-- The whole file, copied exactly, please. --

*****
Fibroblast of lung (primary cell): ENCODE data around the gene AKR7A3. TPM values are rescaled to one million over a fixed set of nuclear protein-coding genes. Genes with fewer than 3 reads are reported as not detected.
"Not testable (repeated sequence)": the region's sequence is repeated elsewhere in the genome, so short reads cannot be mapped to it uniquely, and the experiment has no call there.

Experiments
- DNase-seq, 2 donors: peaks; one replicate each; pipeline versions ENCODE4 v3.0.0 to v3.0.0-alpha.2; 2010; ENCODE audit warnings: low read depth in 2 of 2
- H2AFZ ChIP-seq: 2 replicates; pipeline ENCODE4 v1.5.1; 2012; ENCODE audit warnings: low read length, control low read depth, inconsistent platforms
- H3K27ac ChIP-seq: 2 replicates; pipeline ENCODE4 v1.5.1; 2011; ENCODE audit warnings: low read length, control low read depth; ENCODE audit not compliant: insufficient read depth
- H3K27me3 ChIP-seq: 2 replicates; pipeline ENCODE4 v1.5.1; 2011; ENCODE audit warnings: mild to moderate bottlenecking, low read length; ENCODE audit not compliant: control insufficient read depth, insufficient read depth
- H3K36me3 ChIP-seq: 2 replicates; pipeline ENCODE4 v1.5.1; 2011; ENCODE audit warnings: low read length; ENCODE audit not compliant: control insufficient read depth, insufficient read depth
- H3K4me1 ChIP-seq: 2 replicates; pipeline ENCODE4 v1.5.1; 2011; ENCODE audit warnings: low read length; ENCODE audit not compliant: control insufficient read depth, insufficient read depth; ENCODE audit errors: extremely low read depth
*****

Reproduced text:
Fibroblast of lung (primary cell): ENCODE data around the gene AKR7A3. TPM values are rescaled to one million over a fixed set of nuclear protein-coding genes. Genes with fewer than 3 reads are reported as not detected.
"Not testable (repeated sequence)": the region's sequence is repeated elsewhere in the genome, so short reads cannot be mapped to it uniquely, and the experiment has no call there.

Experiments
- DNase-seq, 2 donors: peaks; one replicate each; pipeline versions ENCODE4 v3.0.0 to v3.0.0-alpha.2; 2010; ENCODE audit warnings: low read depth in 2 of 2
- H2AFZ ChIP-seq: 2 replicates; pipeline ENCODE4 v1.5.1; 2012; ENCODE audit warnings: low read length, control low read depth, inconsistent platforms
- H3K27ac ChIP-seq: 2 replicates; pipeline ENCODE4 v1.5.1; 2011; ENCODE audit warnings: low read length, control low read depth; ENCODE audit not compliant: insufficient read depth
- H3K27me3 ChIP-seq: 2 replicates; pipeline ENCODE4 v1.5.1; 2011; ENCODE audit warnings: mild to moderate bottlenecking, low read length; ENCODE audit not compliant: control insufficient read depth, insufficient read depth
- H3K36me3 ChIP-seq: 2 replicates; pipeline ENCODE4 v1.5.1; 2011; ENCODE audit warnings: low read length; ENCODE audit not compliant: control insufficient read depth, insufficient read depth
- H3K4me1 ChIP-seq: 2 replicates; pipeline ENCODE4 v1.5.1; 2011; ENCODE audit warnings: low read length; ENCODE audit not compliant: control insufficient read depth, insufficient read depth; ENCODE audit errors: extremely low read depth